Book Report: King Solomon’s Mines by Rider Haggard (1885, 1961)

Book coverI picked up this book, another Berryville score, simply because it was not a Robert E. Howard or Conan book. I’ve passed over Haggard’s She on a couple of occasions–it’s on the book shelves in the hall, which I have looked through when looking for something to read from time to time, but never seemed the right moment for it. This title, on the other hand, shares the title with one of the two Richard Chamberlain Allan Quatermain movies from the 1980s–which was on Showtime, so I saw it a bunch. So I picked it up first amongst the Haggard books. The two I have. As it turns out, this is the first Quatermain book and the book Haggard published before She, so I accidentally got the order right.

So: A British nobleman and a retired Navy captain engage Allan Quatermain, an old elephant hunter, to take them into uncharted Africa in search of the nobleman’s brother who sought to find the legendary mines of King Solomon. Quatermain comes up with a map from an explorer from several hundred years ago purportedly showing the way, and they take off, doing a little hunting along the way. They encounter difficulties crossing a desert and then the mountains, but they find Wakanda Kukuanaland, a hidden tribe in a fertile valley surrounded by mountains. It is ruled by a brutal warlord who deposed his own brother and who follows the advice of an ancient witch who encourages him to conduct annual purges of tribesmen to keep himself in power. Quatermain and party convince the natives that they’re from the stars, but when the warlord starts to doubt, the group helps the most noble of their porters, Umbopa, the son of the deposed king, to lead a rebellion. After which they are shown the mines by the witch, who dies trying to trap the men in the mines. They escape with but a couple pockets’ full of stones but with their lives, and they find the nobleman’s brother at an oasis on the way back to civilization.

So the film, which I saw over and over, differs greatly from the book as it was recast/recut into an Indiana Jones-style adventure (so common in the 1980s) with a female love interest and whatnot. Still, it made me want to watch the films again.

I was going to call this book a cross between Rudyard Kipling and Edgar Rice Burroughs, but that’s a bit dismissive. The book is credited with being the first of the “lost world” (not “hollow world”) genre, which means it spawned the whole type of adventure story that would influence Robert E. Howard and generations of pulp writers. And Rider Haggard and Rudyard Kipling were life-long friends.

The book might get knocked for its colonialism and portrayal of African natives by facile interpreters hungry for an A or tenure, but it, like so many works, provides a fairly balanced view of Africans as human with a variety of virtues and vices, but that they did not have the Gatling gun and organization that set the West apart at the time. It’s a shame that the work gets dismissed for academic clout and huzzahs. This is a Penguin edition, though, which meant that at least as late as the 1950s it was studied in school.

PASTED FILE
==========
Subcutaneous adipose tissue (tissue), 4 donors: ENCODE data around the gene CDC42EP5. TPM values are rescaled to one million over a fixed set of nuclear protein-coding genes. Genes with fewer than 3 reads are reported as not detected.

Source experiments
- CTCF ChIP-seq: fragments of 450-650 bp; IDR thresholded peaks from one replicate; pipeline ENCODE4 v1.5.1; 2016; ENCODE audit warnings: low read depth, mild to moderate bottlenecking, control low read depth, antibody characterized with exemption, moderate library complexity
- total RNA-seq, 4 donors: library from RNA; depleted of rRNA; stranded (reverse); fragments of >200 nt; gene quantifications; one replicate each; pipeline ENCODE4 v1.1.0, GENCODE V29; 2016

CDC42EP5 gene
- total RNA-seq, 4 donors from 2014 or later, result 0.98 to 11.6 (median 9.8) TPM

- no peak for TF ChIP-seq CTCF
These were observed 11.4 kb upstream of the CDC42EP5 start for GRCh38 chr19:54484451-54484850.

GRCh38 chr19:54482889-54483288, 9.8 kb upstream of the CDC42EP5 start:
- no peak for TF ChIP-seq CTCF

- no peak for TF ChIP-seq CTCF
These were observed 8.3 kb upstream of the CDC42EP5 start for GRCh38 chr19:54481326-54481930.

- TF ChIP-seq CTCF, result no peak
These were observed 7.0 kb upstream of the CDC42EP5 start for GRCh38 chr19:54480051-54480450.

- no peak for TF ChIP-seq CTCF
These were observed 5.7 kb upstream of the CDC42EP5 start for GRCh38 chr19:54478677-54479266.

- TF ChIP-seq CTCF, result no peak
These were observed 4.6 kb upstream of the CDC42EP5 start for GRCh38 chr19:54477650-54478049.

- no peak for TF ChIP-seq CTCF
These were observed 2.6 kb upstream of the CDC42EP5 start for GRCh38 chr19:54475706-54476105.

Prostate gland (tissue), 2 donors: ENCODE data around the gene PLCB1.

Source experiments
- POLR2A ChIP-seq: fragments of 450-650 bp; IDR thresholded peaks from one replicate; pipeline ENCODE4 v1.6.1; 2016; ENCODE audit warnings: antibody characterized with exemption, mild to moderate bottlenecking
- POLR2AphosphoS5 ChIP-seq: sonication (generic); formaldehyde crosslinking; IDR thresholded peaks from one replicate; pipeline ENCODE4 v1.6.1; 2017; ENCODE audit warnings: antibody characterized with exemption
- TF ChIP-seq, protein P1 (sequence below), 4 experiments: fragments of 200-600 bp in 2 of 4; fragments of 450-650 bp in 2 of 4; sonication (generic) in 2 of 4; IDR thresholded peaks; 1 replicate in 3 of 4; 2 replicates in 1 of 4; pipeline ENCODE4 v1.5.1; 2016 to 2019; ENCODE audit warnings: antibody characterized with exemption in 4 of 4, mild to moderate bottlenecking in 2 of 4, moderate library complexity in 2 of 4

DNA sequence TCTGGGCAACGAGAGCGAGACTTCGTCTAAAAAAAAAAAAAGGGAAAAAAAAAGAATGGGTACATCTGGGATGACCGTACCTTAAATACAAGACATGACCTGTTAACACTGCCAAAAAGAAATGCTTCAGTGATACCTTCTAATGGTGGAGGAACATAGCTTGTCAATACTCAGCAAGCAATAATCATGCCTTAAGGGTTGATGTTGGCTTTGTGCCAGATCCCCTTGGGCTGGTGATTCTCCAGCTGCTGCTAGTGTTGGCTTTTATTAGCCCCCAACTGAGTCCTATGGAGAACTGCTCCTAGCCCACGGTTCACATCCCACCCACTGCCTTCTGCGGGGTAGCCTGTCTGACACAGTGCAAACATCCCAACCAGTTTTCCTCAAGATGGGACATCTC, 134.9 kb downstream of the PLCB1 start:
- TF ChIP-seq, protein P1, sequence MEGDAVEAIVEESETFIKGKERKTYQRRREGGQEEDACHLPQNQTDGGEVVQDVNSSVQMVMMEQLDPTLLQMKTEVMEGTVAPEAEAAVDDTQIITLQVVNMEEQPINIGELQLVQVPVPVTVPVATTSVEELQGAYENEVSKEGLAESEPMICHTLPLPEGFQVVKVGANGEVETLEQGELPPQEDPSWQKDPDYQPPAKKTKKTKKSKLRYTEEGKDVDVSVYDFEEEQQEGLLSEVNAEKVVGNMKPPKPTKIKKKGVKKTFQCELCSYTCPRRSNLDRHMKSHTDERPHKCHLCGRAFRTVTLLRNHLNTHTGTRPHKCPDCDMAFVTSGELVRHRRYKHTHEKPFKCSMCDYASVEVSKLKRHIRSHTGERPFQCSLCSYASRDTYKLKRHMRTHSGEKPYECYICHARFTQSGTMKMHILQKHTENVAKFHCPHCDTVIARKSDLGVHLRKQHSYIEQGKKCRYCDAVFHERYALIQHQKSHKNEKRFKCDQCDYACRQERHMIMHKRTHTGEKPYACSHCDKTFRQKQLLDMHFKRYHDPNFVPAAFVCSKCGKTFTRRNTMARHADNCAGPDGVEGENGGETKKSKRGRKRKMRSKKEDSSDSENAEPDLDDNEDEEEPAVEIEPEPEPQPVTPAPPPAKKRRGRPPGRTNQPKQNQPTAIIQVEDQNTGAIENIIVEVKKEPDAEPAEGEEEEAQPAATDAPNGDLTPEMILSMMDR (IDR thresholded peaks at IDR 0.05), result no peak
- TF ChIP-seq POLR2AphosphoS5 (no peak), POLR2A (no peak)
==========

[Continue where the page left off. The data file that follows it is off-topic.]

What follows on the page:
It reads like a piece of the time; the writing is vivid and has a great deal of depth, but it’s a little slower than pure pulp. Still, it’s not especially archaic, and it should be accessible to any literate person of our time.

So maybe I will get to She sooner rather than later, but I do have a lot of more pulpy works from Berryville which I will likely get to first especially as they have remained together instead of being scattered amongst the Nogglestead stacks.

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Book Report: Tigers of the Sea by Robert E. Howard / Edited by Richard L. Tierney (1979)

Book coverAh, gentle reader. You are forgiven if you think that I’ve not been reading much these days, but it’s sort of true. I’ve divided my evenings between watching DVD sets that I bought twenty years ago (like Red Dwarf) with reading, and in that reading, I have taken up the second volume of The Story of Civilization, The Life of Greece. I’ve been interspersing it with the old hardback Houghton Mifflin poetry primers like The Deserted Village and Other Poems and Longfellow’s The Courtship of Miles Standish and Elizabeth), but instead of 19th century writing, I picked up a volume of Alexander Pope from the 18th century which is harder to read and is not as compelling of a narrative. So I picked up this little paperback, part of my 2021 haul in Berryville, Arkansas, to intersperse with all of the above. And it was just what I needed.